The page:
WHO guideline development group meeting - Infant feeding in areas of Zika virus transmission

The World Health Organization (WHO) is committed to driving public health impact in every country, ensuring healthy lives and promoting well-being for all at all ages. WHO’s normative, data, and research and innovation activities drive the creation of global public goods. This work has been included as one of the WHO Global Public Health Goods for country impact and aims to support regional and country offices work and to help WHO Member States and their partners to make evidence-informed decisions on the appropriate actions in their efforts to improve access to quality essential health services, support countries to be prepared for health emergencies, and address the determinants of health. It will also help in increasing capacity in the countries to respond to their needs on preparedness on Zika virus infections and to prioritize essential actions in national health policies, strategies and plans.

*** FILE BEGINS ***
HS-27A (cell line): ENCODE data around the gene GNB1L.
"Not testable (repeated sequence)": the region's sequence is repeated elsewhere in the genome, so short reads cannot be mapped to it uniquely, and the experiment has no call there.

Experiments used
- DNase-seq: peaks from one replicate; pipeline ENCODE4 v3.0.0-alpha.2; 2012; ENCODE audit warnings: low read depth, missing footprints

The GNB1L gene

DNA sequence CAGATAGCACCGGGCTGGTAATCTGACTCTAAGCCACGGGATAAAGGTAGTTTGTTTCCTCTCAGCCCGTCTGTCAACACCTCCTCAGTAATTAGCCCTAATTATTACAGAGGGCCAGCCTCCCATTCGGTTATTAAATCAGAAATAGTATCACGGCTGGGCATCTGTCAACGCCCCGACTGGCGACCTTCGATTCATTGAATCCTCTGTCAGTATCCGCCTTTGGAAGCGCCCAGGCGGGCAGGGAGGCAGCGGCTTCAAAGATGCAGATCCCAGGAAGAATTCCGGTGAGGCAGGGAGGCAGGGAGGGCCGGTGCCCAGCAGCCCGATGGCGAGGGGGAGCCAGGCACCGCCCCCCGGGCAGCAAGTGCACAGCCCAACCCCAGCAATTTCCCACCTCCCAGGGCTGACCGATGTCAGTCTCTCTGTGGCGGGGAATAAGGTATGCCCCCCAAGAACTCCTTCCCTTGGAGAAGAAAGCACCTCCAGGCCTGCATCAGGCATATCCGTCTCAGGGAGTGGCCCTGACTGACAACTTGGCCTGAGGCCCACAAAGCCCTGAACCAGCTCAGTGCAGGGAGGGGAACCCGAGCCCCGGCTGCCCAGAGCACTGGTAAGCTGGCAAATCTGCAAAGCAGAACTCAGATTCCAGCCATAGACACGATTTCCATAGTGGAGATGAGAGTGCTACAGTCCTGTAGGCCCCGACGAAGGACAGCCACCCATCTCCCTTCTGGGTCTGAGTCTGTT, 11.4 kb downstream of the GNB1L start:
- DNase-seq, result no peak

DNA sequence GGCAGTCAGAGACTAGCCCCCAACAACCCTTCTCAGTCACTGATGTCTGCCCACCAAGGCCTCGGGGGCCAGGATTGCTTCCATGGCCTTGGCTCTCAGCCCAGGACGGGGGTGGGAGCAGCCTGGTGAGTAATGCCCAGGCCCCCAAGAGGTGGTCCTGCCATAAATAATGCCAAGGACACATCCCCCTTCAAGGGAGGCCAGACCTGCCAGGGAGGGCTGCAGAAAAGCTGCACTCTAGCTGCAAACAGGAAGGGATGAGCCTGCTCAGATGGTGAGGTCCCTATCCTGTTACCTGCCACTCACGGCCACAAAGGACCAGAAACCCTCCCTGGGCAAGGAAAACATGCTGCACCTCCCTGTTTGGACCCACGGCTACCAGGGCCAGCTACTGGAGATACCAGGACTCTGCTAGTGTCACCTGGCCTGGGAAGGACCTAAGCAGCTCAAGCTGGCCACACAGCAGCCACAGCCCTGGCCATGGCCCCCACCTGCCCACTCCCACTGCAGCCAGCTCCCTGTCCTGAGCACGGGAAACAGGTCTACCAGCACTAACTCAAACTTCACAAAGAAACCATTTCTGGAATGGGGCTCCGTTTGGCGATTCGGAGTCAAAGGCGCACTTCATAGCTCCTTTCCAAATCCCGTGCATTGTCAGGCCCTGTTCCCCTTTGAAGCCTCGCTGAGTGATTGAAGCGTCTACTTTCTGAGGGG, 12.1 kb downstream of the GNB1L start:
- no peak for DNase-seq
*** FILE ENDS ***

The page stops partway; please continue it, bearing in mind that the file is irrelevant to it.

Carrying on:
As part of the key mandate of WHO to develop technical normative guidance on public health programmes and novel technologies, WHO convened a Guideline Development Group for the update of the current WHO Infant feeding in areas of Zika virus transmission. This guideline was developed, first as interim advice and then as a rapid advice guideline during the outbreak.

The purpose of this guideline is to provide a recommendation to guide governments, ministries of health, policy-makers and health-care workers in regions affected by transmission of Zika virus, in the development of local and national protocols and policies on infant feeding, including breastfeeding practices in areas of Zika virus transmission, and their implementation.

A final guideline development group meeting is planned by teleconference, with the following objectives:

  • To examine the Grading of Recommendations Assessment, Development and Evaluation (GRADE) evidence-to-decision profiles or other assessments of the quality of the evidence used to inform the recommendations and provide input;
  • To interpret the evidence, with explicit consideration of the overall balance of benefits and harms;
  • To formulate recommendations and determining their strength considering benefits, harms, values and preferences, feasibility, equity, ethics, acceptability, resource requirements and other factors, as appropriate;
  • To define implications for further research and gaps;
  • To discuss implementation and evaluation considerations of the guideline.

Join the event via videoconference.

9 December 2019 (14:30 – 17:00 CET) via videoconference

10 December 2019 (09:30 – 12:30 CET) via videoconference